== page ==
Privacy company TRUSTe has weighed in against Microsoft's plan to turn on do-not-track by default in the next version of Internet Explorer.
"We believe individuals, when properly informed and equipped, should make their own decisions that affect their privacy online," TRUSTe CEO Chris Babel says today in a blog post. "However, we do not believe today’s consumers are adequately informed or equipped to properly make decisions that affect their privacy."
On one level, that reasoning doesn't make much sense. If consumers don't understand what they're doing with privacy, then users' decisions to activate do-not-track, block cookies, click on opt-out links or otherwise try to control whether data about them is compiled and used for targeted ads are all equally problematic.
Regardless, Babel makes clear that TRUSTe supports the idea that browser-based do-not-track headers shouldn't be preset to 'on.' "The DNT control should only operate via a user selected setting to ensure the DNT selection directly reflects the consumer’s preference and provides a basis to hold the industry accountable for honoring that preference," he says.
Babel's blog post comes on the eve of the World Wide Web Consortium's three-day make-or-break conference about do-not-track standards. Some major industry players already indicated they will ignore do-not-track settings that are enabled by default, while some privacy advocates say that companies should follow the browser-based signals without first trying to read consumers' minds to decide whether they really meant to stop online behavioral advertising.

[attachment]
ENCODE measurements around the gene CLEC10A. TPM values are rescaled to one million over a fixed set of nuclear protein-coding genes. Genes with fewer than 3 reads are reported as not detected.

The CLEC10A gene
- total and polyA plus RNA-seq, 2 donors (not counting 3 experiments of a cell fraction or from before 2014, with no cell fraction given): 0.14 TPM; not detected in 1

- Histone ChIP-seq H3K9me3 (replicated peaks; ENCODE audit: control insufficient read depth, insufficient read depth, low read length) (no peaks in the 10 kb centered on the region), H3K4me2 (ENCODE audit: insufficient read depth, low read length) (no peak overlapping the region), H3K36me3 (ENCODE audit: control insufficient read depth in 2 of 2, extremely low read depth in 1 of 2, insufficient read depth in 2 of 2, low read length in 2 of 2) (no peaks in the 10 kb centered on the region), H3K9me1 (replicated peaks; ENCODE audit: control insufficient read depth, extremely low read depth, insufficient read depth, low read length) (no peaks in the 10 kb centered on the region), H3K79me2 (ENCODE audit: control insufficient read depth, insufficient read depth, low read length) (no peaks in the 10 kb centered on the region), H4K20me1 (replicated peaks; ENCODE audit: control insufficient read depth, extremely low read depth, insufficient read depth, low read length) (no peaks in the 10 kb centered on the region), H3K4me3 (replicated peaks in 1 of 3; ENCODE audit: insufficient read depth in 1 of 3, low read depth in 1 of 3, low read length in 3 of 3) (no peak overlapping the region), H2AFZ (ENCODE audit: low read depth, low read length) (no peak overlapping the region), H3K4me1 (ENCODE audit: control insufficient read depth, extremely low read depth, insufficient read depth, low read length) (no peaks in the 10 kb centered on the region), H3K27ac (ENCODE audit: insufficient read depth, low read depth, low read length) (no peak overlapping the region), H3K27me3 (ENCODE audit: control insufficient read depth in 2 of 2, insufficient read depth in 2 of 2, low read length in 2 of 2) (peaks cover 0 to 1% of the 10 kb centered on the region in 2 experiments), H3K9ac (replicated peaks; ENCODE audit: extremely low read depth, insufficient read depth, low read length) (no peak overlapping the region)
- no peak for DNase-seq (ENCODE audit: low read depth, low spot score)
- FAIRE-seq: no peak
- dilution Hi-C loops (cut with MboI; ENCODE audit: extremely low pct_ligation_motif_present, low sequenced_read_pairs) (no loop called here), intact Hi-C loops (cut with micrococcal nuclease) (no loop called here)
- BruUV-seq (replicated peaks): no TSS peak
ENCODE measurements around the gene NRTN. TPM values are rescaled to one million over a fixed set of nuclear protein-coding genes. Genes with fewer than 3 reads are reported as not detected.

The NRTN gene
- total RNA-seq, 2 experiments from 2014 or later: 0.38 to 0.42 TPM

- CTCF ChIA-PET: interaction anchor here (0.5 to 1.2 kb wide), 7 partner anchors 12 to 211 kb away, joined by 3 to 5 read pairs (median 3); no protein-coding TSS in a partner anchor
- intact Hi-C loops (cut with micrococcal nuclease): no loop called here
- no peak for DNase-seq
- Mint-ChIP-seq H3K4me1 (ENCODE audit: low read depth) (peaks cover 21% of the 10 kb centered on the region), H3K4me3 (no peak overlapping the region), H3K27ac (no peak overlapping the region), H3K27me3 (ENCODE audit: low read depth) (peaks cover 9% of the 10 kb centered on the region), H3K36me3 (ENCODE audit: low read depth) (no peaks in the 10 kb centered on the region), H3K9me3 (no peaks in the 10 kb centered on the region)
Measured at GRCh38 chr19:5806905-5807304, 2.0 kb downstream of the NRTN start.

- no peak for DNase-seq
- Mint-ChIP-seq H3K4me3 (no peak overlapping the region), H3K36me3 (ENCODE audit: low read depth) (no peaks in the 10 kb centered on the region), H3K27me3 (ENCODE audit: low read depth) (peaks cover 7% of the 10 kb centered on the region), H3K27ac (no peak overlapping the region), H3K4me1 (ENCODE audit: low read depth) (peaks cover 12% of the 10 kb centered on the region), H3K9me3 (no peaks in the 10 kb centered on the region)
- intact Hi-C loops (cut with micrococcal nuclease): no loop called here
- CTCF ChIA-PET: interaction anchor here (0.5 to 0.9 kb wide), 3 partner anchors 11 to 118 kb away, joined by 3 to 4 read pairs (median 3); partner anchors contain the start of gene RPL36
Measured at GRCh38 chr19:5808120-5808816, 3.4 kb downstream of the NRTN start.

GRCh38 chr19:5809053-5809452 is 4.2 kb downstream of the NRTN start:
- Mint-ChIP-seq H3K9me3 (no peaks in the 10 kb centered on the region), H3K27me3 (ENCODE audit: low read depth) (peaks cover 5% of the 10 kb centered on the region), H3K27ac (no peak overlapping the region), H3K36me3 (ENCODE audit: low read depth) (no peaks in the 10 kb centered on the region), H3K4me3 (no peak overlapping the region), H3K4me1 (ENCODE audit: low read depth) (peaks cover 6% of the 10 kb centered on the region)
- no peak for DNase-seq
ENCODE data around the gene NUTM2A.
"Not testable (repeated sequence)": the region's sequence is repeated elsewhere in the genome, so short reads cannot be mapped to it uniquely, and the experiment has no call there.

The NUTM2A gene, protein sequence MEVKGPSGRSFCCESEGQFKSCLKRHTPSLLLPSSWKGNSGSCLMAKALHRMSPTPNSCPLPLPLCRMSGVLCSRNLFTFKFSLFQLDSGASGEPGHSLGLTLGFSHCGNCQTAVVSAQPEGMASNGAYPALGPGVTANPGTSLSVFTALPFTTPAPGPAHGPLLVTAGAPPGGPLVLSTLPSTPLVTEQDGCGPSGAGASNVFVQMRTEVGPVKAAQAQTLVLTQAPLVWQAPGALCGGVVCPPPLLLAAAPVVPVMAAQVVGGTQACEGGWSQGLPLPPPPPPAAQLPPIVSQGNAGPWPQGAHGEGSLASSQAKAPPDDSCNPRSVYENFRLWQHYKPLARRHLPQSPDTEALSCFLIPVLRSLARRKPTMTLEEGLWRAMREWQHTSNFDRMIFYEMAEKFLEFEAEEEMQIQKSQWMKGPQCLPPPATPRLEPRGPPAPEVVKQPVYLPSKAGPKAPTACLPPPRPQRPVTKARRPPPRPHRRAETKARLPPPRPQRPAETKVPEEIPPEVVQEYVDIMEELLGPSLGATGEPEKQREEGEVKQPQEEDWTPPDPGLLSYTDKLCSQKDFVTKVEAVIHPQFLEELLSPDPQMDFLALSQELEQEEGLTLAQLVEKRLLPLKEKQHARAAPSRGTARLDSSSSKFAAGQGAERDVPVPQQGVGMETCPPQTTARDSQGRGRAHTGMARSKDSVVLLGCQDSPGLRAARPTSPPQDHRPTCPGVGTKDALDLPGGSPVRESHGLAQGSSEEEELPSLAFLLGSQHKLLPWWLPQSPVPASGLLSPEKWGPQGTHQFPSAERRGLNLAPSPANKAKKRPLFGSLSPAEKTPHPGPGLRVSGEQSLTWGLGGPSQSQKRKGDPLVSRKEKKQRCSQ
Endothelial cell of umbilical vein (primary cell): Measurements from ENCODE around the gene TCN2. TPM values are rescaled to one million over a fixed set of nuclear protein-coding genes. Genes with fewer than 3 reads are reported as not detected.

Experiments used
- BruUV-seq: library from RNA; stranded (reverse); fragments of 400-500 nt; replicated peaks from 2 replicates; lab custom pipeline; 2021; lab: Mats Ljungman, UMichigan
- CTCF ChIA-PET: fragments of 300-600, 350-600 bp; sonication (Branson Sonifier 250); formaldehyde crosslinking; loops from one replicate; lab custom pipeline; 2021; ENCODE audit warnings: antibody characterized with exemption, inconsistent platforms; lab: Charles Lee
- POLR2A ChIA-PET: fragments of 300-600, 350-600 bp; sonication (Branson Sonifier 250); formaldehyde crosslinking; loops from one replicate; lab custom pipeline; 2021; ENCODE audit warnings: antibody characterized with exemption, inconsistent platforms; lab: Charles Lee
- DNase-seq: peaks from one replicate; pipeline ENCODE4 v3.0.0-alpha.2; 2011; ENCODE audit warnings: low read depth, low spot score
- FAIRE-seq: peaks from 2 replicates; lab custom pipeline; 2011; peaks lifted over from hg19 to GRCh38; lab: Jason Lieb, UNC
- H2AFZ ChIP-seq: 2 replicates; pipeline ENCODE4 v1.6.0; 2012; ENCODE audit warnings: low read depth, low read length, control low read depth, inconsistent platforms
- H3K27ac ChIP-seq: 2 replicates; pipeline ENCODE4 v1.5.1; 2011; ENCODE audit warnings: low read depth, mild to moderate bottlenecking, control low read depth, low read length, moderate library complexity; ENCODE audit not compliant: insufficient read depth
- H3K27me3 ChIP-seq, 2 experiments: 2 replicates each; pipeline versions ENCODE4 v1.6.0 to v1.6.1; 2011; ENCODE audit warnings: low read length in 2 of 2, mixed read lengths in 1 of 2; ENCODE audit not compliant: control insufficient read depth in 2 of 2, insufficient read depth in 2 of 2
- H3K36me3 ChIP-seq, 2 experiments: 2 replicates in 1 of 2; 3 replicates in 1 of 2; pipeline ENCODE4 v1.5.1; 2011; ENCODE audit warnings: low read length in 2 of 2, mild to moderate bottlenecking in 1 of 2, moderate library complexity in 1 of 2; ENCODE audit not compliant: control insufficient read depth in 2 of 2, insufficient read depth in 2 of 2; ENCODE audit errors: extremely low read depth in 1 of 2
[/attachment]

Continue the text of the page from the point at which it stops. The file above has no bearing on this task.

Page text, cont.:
Questions about do-not-track headers also came up this morning at a House Judiciary Committee meeting about online privacy, where New York Law School professor James Grimmelmann expressed support for Microsoft's plan.
"Users benefit from being able to delegate the choice to enable Do Not Track to Internet Explorer; it simplifies the option of choosing this form of privacy," he said in his written testimony.
He also criticized other Web companies for indicating that they won't respect do-not-track commands that are turned on by default. "This attempt to sabotage the practical usability of Do Not Track would make it pointlessly harder for consumers to express their privacy preferences," he said. "Congress should legislate full compliance with Do Not Track -- which means that websites may not second-guess properly expressed user requests."
Still, W3C indicated two weeks ago that its members were leaning toward stating that do-not-track shouldn't be turned on by default. Many observers expect Microsoft to reverse course if the W3C ends up coming out against default-on settings.